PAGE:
Really, for the first time in my life, more than with my children or my husband or my friends, I came to know what ‘we are one’ really means. I had been saying those words for so long and yet I didn’t really know what they meant.
I came to understand that you can be your authentic self and one with another person’s authentic self. It’s a mystery. The more she and I put away our egos and emerged in love together, the more we also felt ourselves. It was quite something.
Kristen: Going back to your therapy with Maggie, I’m sure it was uncomfortable at first.
Elizabeth: It was scary, and I have a lot of experience in therapy and workshops and counseling. I’ve done more self-help work than is probably legal, because of all of my years at Omega. [laughing] There’s something in us humans that is so afraid to be undefended. It’s as if we’ve spent most of our young years building up defense mechanisms. Then it’s really hard to let them go and to just to ‘be’.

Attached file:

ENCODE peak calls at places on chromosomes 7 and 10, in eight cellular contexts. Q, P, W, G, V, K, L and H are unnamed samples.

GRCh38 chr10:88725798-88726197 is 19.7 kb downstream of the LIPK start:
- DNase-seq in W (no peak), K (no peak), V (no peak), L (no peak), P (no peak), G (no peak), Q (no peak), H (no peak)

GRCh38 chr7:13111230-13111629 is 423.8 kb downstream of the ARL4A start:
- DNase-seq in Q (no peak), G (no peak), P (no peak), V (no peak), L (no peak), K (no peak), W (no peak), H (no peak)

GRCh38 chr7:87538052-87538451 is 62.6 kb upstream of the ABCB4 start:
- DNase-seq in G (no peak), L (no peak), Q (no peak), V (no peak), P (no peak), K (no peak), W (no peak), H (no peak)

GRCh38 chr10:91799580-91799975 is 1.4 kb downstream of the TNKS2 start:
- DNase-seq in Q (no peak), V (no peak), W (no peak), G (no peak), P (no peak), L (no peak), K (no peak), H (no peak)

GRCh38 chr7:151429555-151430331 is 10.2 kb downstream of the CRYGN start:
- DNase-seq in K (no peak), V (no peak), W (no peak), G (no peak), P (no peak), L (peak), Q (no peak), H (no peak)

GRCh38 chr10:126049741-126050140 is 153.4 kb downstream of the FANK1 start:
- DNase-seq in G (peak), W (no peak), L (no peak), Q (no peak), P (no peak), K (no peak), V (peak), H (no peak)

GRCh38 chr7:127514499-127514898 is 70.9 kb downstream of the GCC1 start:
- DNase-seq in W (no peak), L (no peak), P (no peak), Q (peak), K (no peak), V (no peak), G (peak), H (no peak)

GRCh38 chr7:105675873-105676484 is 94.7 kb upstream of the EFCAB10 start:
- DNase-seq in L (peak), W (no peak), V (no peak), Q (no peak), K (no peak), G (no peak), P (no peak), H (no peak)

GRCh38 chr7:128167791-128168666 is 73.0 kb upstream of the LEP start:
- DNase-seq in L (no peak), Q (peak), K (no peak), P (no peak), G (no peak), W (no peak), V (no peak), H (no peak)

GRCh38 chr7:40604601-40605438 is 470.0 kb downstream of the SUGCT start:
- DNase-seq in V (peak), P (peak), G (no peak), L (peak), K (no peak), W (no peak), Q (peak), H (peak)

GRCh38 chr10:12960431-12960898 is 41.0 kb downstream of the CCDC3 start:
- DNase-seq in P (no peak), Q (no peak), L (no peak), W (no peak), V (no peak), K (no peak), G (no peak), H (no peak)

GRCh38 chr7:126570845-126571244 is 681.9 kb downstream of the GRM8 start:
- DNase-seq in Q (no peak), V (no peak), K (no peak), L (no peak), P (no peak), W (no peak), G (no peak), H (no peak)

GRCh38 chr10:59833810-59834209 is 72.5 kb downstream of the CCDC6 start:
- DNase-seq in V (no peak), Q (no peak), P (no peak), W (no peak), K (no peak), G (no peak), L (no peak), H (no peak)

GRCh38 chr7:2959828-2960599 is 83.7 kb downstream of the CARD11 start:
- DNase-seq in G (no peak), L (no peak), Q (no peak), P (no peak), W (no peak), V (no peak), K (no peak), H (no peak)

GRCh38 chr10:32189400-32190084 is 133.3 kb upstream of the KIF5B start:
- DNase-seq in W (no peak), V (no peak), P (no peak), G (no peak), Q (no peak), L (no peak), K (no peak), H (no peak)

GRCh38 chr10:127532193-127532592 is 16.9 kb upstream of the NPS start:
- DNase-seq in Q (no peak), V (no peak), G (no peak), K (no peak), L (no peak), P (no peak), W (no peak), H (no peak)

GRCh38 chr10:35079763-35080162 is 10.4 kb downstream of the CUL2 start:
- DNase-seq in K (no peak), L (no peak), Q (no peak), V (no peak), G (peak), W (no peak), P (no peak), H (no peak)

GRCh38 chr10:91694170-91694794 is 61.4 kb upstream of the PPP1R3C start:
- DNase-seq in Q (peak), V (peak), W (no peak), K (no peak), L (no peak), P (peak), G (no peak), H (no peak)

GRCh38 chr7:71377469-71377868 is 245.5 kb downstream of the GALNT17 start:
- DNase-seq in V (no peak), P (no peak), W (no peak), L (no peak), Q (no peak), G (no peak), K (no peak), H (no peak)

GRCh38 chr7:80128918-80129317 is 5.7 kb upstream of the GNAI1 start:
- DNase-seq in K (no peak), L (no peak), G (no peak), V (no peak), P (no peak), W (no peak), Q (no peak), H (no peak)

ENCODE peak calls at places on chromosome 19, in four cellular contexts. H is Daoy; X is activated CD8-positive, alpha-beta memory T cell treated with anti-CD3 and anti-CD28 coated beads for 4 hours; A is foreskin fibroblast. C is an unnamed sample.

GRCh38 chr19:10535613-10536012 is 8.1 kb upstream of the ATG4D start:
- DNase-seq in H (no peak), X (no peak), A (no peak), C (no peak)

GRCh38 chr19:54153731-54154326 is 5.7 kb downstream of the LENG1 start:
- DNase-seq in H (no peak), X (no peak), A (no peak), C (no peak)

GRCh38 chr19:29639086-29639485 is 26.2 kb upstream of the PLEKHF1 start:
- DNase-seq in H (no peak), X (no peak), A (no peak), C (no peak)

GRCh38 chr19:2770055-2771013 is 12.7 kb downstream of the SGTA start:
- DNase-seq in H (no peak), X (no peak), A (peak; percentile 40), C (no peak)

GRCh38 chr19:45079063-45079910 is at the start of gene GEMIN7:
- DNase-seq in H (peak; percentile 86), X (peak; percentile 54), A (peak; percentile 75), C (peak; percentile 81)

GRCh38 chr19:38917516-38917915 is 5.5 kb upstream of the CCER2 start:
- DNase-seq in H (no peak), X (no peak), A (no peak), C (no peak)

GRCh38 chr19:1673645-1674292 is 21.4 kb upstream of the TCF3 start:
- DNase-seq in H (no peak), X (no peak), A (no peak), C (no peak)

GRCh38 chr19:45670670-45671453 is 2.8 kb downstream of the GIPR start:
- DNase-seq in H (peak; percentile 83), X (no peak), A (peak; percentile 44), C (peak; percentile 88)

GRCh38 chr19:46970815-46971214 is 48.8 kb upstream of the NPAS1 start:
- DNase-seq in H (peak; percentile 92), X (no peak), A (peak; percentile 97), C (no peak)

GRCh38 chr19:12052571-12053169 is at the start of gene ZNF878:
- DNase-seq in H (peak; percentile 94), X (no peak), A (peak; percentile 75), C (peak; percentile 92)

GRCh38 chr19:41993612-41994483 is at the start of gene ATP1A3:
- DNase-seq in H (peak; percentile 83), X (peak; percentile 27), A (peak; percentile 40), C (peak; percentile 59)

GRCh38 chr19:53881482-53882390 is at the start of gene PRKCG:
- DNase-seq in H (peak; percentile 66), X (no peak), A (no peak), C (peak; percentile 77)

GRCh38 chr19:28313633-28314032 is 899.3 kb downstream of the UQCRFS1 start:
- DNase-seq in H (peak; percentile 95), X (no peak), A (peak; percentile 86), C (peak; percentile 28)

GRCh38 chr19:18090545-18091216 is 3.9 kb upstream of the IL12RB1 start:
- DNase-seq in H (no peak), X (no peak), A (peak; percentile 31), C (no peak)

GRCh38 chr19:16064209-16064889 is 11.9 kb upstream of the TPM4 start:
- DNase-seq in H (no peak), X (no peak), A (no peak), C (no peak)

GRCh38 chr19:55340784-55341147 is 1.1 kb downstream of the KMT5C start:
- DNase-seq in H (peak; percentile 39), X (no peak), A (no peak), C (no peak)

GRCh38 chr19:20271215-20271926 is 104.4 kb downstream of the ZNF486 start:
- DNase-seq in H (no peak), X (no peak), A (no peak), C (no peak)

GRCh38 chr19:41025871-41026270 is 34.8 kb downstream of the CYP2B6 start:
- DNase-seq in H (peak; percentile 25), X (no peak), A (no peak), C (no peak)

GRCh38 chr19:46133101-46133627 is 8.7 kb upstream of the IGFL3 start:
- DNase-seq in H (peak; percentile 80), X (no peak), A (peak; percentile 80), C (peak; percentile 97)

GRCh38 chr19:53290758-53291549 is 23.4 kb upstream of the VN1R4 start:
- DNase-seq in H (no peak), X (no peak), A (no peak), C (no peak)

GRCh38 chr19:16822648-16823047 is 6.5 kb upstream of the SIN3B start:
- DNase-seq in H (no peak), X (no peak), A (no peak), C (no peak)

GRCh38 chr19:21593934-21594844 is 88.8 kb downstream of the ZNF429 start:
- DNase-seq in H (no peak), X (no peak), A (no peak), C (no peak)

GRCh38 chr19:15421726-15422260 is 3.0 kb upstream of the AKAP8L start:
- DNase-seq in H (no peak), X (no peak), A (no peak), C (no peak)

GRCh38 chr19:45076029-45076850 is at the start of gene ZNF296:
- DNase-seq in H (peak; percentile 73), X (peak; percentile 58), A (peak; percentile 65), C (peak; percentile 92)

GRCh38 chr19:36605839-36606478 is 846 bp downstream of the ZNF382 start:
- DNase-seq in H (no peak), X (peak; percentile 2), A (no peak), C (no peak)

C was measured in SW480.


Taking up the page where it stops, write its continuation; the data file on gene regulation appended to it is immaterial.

Kristen: This probably leads into your ADD, which I think is really the essence. Would you explain that?
Elizabeth: I jokingly say that ADD — which we usually think means attention deficit disorder — for me, when writing this book, it meant ‘authenticity deficit disorder’. We all suffer from it. We’re really afraid to show who we are to each other, not only our weakness, but also our strength and our beauty. We hide from each other. Just looking someone in the eyes can be scary. It’s really very sad.
Kristen: I think sometimes we make it more complicated than it needs to be.